Substantive Writing

Aside

These days, most of my substantive handwriting takes place in my journal, Bible study notes, or notes on sermons. (I refrain from using the term, “sermon notes” — because doesn’t that sound like I’m preparing to preach the sermons?) Anyway, if you’ve read any of my pages that talk about commonplacing, you will reason that I am an analog note-taker. I love my Moleskine; and a good ballpoint pen — fine tip over medium. I’ll never understand all the rave over gel pens. Although I’ve purchased Levenger notebooks and journal pages, I have yet to invest in a ballpoint — and I still haven’t found any journal that could replace my Moleskine. Handwriting serves as a vehicle for more impromptu notes. I’ve thought about trying to do stream of consciousness writing in an analog journal. I guess I’ll never know unless I try. But I keep seeing images of myself staring blankly off into space waiting for a substantive thought to come. And sometimes my hand doesn’t want to cooperate with my impression of how a character should look. Will I be able to decipher my writing later; or should I mar my journal page with a scratch-out and rewrite? I truly don’t understand compliments about my penmanship. Quite a while ago, I noticed that not only do I type faster than I write. I’m more able to keep up with my thought progression when I’m typing. Whether I’m typing into a Word or Notepad document, my thoughts flow more freely than when I write by hand. The faster I record my thoughts onto the screen, the faster I can process and upload new thoughts. And “the beat goes on.” So, note taking: analog or keyboard. Blogging, stream of consciousness, creative writing: keyboard. What about you? When was the last time you Pens and Pencils wrote something substantive — a letter, a story, a journal entry, etc. — by hand?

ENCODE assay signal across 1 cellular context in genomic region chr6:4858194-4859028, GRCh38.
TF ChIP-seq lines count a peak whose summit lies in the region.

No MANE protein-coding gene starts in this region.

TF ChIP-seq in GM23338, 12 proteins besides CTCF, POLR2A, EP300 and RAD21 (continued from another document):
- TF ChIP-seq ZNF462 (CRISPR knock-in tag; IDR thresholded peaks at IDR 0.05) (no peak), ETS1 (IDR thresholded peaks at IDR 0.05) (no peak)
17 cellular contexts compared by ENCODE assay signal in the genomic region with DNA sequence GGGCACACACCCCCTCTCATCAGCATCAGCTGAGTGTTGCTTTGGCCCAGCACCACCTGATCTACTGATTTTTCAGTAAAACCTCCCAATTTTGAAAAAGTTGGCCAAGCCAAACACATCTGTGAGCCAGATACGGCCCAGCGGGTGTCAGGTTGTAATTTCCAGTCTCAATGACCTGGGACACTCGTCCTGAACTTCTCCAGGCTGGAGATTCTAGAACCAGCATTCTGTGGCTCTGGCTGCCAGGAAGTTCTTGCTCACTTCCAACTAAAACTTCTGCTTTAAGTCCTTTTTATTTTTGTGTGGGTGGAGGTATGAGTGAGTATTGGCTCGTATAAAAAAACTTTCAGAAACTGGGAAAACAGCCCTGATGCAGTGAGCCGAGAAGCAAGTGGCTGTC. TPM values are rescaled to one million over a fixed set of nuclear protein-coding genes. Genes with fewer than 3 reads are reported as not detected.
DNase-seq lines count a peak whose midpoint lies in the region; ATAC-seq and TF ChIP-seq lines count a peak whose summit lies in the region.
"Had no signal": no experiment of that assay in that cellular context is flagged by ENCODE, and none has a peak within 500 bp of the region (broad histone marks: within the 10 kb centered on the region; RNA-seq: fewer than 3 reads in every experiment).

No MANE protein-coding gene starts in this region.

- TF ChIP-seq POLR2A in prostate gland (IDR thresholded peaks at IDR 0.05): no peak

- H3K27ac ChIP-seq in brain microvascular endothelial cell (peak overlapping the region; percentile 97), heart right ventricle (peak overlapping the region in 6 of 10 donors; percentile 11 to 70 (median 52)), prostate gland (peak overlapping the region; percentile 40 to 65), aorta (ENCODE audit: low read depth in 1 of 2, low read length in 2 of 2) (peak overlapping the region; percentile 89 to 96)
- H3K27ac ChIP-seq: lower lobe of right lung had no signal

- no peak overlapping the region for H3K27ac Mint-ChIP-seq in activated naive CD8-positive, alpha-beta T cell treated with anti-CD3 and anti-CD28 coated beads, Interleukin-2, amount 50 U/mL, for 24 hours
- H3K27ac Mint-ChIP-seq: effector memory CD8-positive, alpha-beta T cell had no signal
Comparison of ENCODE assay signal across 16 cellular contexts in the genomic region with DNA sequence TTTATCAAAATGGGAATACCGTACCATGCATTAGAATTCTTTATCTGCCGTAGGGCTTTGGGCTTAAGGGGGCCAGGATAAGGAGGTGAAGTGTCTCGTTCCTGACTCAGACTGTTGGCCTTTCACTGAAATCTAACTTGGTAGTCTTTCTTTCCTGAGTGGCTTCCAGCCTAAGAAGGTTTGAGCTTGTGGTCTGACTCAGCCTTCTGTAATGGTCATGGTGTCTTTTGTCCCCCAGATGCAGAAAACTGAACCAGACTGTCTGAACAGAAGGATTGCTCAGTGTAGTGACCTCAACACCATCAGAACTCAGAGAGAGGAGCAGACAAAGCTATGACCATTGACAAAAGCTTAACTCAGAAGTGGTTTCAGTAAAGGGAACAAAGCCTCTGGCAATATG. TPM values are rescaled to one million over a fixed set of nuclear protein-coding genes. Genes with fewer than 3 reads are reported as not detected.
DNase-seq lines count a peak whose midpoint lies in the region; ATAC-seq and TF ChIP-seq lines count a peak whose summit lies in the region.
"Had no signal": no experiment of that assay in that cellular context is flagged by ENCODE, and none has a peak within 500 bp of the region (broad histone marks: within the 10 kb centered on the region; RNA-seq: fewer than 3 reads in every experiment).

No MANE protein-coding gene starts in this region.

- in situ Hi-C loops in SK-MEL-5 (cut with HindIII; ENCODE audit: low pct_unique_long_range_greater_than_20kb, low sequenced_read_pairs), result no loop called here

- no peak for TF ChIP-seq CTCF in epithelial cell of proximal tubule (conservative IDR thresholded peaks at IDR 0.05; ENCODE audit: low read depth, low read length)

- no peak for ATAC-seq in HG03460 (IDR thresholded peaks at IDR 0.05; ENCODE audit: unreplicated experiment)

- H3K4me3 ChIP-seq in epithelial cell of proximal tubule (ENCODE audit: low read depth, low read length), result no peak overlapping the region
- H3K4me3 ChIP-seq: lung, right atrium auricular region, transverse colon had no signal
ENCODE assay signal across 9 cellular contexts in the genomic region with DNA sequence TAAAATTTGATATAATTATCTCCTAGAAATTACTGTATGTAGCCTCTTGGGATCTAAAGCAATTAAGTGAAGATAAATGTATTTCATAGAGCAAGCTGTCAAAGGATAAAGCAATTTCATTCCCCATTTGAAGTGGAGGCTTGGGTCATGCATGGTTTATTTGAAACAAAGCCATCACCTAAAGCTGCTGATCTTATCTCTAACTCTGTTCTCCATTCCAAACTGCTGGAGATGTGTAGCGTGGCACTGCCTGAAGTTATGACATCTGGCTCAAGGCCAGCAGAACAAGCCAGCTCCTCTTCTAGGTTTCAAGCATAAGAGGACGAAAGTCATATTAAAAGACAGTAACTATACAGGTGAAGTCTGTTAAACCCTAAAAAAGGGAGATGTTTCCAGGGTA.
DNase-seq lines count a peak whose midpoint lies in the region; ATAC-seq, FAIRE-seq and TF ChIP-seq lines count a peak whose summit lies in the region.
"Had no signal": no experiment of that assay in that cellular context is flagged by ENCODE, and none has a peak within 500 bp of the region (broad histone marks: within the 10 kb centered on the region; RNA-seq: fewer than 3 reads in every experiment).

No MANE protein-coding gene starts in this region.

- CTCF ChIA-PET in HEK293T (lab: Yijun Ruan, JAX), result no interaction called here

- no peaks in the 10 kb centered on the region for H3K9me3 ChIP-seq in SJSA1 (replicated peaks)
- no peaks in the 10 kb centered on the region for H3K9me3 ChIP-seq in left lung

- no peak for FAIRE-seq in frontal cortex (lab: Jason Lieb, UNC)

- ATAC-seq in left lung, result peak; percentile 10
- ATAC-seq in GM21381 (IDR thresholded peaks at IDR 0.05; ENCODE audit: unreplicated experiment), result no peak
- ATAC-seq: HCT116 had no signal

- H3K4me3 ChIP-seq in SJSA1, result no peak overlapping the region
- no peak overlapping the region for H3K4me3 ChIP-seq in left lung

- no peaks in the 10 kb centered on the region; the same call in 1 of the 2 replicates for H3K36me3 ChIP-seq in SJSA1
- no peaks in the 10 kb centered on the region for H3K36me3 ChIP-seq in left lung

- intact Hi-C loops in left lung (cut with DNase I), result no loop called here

Hi. I’m Miss Donna

Shake_Hands copyHello, Reader. I answer to “Miss Donna”. I’m a Gulf Region transplant from the Mid-West who loves to write. I never acted on my desire to major in journalism. But I continue to write every chance I get. My current boss appreciates and relies on my ability to write with clarity. And, after reading a description of my first hurricane experience, my former boss told me he was totally drawn into the experience by my attention to detail and that I should consider writing a novel. a Commonplace STUDIO launched at the beginning of December; so there are not very many posts. I’m still learning my way around. I’ve changed themes — maybe twice. This is actually my second blog. The first filled the book review niche on another platform. I’m happy with my decision to switch to WordPress; and plan to import some of my reviews as well. Learn more about the STUDIO . My primary focus for starting this blog is genealogy. I began researching my family history around the turn of the century; and I’m ready to share my findings with my family and connect with other family history bloggers. I joined a couple of genealogy groups on facebook; but I’m looking for a little more. And think I’ll find it by blogging. Another reason I started this blog is that I have strong religious convictions that I want my children and grandchildren to have written explanations of for future reference. For now, you’ll find my thoughts and experiences with regard to books, genealogy, Christianity (particularly Protestantism), topical Bible studies, cast iron cookware, and the occasional random post. If you share my interest in any of these topics, hopefully we can engage in a digital dialogue or two. In the beginning stages, I will sharpen my writing skills by responding to challenges that inspire me. I’m also hoping to become well-versed in WordPress. Oh, and I’m teaching myself digital graphics. You’ll find some of my creations posted here as well. I know your time is valuable; so my goal is to keep my posts within the 300-500 word range. Welcome to my commonplace.